One regularly hears recommendations about material selection. Use this alloy for superior heat resistance. Or that for seawater corrosion.  Or this other one for a high wear application.  But what about the alloy actually makes it deliver that performance?

In this installment, we will explore some simplified technical reasons – at the microscopic level - why certain metals inherently offer greater resistance to wear.

First, a definition of “wear.” In our context, we will define wear as the loss or deformation of a metal that is the result of the mechanical interaction with another material (not necessarily metal). Wear may take a number of forms including abrasion, adhesion or galling, erosion, and spalling.  It is highly impacted by product design and installation.  The rate and types of wear can also be affected by temperature and the fluid environment.  Wear is often measured as the amount of mass that is lost in a given period.

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Topics: Wear Resistance, Mechanical Properties, Wear

Material Applications: High Temperature Corrosion

Posted by Dave Olsen on 9/6/16 4:23 PM

As the performance demands on metals tend to increase as temperature increases, so do the types of corrosive attacks to which the metal is likely to be subjected. When we think of significant industries and applications that are most likely to face the combined effects of high temperature with a corrosive environment significant ones come to mind:

  • Gas and Steam Turbines
  • Heat Treating
  • Mineral Processing
  • Chemical Processing
  • Pulp and Paper
  • Waste Incineration
  • Fossil Fuel Power Generation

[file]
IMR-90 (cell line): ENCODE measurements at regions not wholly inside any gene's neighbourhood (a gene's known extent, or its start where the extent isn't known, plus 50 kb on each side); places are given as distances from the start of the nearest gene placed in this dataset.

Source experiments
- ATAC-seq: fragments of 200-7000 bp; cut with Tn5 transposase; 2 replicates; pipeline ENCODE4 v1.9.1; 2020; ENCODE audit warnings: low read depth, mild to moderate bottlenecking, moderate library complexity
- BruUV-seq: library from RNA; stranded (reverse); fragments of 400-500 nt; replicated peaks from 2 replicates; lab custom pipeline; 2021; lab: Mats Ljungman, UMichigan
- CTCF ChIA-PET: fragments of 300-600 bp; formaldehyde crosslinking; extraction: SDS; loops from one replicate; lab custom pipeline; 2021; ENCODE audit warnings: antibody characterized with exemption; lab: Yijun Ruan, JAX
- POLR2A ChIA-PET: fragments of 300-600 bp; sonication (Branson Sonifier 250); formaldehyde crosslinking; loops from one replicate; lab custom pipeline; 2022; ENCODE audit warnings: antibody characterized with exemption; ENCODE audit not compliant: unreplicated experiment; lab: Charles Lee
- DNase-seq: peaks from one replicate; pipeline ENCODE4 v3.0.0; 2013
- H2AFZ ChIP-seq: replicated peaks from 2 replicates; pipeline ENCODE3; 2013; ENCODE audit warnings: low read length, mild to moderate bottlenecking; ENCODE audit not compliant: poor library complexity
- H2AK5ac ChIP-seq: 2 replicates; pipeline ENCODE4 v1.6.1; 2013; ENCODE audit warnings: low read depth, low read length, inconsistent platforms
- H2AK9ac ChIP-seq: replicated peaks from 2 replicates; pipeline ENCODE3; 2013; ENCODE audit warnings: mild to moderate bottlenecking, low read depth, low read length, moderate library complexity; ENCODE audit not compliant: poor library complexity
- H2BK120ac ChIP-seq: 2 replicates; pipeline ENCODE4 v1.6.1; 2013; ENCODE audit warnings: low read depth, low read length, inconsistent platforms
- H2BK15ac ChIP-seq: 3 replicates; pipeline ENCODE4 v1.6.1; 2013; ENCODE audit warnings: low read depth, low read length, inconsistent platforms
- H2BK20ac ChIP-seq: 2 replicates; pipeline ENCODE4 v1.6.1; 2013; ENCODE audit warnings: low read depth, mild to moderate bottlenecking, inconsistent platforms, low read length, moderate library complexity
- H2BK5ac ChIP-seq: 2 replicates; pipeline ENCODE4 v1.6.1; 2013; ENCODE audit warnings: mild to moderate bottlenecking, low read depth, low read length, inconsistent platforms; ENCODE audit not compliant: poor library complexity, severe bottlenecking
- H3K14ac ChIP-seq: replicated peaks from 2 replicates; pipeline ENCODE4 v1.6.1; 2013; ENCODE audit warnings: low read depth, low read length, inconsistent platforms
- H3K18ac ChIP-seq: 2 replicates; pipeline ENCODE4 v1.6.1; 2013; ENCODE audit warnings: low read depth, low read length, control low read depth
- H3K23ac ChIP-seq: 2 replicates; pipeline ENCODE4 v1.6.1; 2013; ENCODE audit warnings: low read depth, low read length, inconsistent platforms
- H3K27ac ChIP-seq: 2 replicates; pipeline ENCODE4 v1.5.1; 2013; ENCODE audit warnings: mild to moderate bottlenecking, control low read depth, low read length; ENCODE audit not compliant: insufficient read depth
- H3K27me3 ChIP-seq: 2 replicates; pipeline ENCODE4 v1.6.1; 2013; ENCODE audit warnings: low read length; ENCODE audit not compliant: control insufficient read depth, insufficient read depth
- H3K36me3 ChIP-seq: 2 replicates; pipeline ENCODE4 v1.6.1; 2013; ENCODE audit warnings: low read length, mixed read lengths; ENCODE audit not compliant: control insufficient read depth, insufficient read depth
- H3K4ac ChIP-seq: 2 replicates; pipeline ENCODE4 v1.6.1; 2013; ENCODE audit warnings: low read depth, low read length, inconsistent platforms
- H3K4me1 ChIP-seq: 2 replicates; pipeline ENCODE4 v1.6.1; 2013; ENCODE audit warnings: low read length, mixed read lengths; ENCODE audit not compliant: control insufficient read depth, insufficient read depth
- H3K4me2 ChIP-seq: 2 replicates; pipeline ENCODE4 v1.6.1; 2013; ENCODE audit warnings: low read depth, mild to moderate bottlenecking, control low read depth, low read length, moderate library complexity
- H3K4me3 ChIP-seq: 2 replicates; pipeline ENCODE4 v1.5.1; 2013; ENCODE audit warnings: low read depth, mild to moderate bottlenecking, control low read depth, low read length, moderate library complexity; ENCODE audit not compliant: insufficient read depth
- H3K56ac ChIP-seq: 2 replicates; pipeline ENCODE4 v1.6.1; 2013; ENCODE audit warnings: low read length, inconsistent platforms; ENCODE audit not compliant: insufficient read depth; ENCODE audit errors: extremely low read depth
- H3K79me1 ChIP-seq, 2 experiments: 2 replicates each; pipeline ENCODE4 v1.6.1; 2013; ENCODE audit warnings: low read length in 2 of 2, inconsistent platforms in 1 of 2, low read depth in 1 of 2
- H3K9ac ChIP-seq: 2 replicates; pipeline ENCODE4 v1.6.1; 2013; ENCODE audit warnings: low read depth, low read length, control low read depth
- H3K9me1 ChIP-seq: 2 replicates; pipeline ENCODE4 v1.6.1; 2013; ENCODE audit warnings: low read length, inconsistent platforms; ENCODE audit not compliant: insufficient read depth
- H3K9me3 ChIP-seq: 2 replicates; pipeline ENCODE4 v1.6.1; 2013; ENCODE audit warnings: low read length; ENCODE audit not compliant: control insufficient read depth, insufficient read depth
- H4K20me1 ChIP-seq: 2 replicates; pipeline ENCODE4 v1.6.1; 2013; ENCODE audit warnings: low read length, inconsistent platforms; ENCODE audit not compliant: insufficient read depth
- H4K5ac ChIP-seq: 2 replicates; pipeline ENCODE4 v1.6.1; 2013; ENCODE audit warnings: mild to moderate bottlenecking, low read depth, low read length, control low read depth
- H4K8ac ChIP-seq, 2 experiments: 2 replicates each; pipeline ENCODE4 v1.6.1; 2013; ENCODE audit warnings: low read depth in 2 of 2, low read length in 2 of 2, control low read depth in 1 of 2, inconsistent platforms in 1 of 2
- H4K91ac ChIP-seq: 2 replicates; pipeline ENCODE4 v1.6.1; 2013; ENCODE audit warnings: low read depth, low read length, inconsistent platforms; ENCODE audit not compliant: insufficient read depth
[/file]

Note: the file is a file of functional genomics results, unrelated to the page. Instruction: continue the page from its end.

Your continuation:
High-temperature corrosion performance is a form of corrosion that does not require the presence of a liquid electrolyte. Some important forms of high-temperature corrosion to consider that often cause equipment problems are:

  • Ash/Salt Deposit Corrosion
  • Carburization
  • Halogen Corrosion
  • Metal Dusting
  • Molten Metal Corrosion
  • Molten Salt Corrosion
  • Nitridation
  • Oxidation
  • Sulfidation
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Topics: Alloy Selection, Corrosion Resistance, Physical Properties, Types Of Corrossion, Mechanical Properties

Material Applications: Wear Resistant Alloy Comparison

Posted by Dave Olsen on 9/6/16 4:13 PM

Overview

Every material selection decision includes tradeoffs. Performance can come at a price.  But there is little sense in paying for capabilities that are not needed.  The following suggests a framework for selecting one of a family of wear-resistant materials from another.

Comparisons

Cost

Cost is rarely ignored, so it is helpful to compare certain wear-resistant alloys as multiples of cost of a generally recognized standard material, in this case Hadfield Mn steel. This analysis attempts to capture all-in cost including processing, and not just per-pound acquisition cost.

Read More

Topics: Alloy Selection, Wear Resistance, Physical Properties, Mechanical Properties